Malmö schools slammed by inspectorate

Malmö schools slammed by inspectorate
Schools in Rosengård in Malmö in southern Sweden have come in for stinging criticism from the Swedish Schools Inspectorate (Skolinspektionen).

The government agency in its report demands that the schools in the Malmö suburb offer more training to their staff and an improvement to school-home liaison.

Overall less than a third of students in Rosengård achieved passes in class nine (aged 15-16-years-old), with results varying widely, the report shows.

“Rosengård schools stand out; it can’t get much worse in some respects. It becomes particularly clear in the knowledge of students who leave elementary school,” Cecilia Rösténius at the Schools Inspectorate said.

At Värner Rydén school 41 percent of students in class nine achieved passing grade sin all subjects last year while Rosengård school only 13 percent of students reached the target.

But she added that inspections of similar deprived socio-economic areas in Gothenburg and Stockholm have not been completed recently.

Following an inspection of Rosengård schools in 1995, the inspectorate also issued stern criticism, but since then results have become progressively worse.

“You can change this, that we are convinced of,” Rösténius said.

The Schools Inspectorate described the students’ school situation in Rosengård as “very serious” and called the results “alarming low.”

The fact that not even a third of students completed class nine – the final year of compulsory schooling – in all subjects means that more than seven out of ten faces an uncertain future, the inspectorate stressed in a statement.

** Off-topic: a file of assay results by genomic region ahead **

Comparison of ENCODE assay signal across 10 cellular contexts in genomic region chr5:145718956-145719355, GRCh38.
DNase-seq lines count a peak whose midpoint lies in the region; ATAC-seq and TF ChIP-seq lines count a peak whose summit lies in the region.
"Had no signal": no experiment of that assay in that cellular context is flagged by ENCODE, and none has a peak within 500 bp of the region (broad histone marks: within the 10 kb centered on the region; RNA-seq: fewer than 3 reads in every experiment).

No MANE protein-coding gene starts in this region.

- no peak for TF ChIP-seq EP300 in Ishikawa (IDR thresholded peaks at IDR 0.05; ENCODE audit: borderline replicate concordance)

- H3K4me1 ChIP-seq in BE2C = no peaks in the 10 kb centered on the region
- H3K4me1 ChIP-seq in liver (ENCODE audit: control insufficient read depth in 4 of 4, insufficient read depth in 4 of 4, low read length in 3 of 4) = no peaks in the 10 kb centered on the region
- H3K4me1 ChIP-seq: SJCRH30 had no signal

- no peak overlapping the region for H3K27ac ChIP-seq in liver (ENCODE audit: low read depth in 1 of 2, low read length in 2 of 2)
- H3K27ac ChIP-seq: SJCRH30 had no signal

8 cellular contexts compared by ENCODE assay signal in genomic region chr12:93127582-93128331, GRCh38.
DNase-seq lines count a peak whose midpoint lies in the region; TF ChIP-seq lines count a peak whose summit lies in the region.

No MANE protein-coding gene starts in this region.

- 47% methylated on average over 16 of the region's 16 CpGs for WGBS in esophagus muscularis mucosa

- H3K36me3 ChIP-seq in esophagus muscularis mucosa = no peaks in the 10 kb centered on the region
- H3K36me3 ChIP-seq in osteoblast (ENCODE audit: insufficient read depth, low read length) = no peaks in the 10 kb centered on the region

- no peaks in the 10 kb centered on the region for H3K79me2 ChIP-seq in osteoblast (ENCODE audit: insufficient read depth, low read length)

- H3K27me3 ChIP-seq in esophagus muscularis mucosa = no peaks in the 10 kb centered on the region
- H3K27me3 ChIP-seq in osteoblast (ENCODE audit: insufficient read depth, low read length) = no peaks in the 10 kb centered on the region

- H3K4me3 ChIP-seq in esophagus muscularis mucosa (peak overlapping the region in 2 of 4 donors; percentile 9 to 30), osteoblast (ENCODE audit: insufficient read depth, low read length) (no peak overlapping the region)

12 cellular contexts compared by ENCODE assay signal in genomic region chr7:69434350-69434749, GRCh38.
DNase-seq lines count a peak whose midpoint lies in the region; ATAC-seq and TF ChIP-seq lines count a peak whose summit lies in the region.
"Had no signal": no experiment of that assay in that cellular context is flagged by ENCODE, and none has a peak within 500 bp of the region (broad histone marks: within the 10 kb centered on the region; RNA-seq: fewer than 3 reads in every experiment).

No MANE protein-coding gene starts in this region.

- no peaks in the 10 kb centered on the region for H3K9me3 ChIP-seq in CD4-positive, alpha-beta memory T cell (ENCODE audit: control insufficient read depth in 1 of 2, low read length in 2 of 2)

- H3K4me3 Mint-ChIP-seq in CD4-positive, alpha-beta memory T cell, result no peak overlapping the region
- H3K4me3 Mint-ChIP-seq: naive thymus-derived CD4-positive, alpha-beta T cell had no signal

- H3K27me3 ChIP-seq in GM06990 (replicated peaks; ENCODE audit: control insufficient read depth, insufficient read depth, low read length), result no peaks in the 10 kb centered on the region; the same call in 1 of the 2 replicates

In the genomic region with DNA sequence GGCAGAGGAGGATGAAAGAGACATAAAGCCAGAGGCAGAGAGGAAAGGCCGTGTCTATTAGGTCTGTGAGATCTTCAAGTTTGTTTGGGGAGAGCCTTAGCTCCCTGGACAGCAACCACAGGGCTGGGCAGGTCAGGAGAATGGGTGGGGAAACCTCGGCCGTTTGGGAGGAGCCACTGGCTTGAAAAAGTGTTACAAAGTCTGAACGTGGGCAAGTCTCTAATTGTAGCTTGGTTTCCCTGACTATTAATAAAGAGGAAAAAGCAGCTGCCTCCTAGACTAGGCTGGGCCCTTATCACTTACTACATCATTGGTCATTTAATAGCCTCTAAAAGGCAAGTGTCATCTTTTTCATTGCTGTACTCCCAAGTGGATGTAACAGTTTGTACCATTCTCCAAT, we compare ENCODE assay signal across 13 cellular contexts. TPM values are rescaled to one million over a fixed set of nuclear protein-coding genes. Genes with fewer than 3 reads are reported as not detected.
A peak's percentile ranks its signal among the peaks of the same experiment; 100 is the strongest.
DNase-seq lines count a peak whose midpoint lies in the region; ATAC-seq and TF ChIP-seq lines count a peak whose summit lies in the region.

One of the explanations given for the poor results is that a high proportion of students are new arrivals in Sweden, although there is a high degree of under-achievement even among those born in the country.

The list of criticisms of Rosengård school – the school with the worst levels of achievement – is long.

Primarily the inspectorate drew attention to the situation where teachers do not follow the national curriculum guidelines sufficiently. Furthermore students progress is not adequately evaluated and teaching in native languages is not offered to all those who need it.

The inspectorate has given Rosengård district council a month to present a plan for how the deficiencies in its schools will be addressed.

If the results do not improve then an increasing number of students will find it difficult to be admitted to high schools (gymnasium), the inspectorate concluded.

Currently students are required to hold passing grades in the core subjects of Swedish, English and maths, but from the autumn they will be required to pass more subjects.

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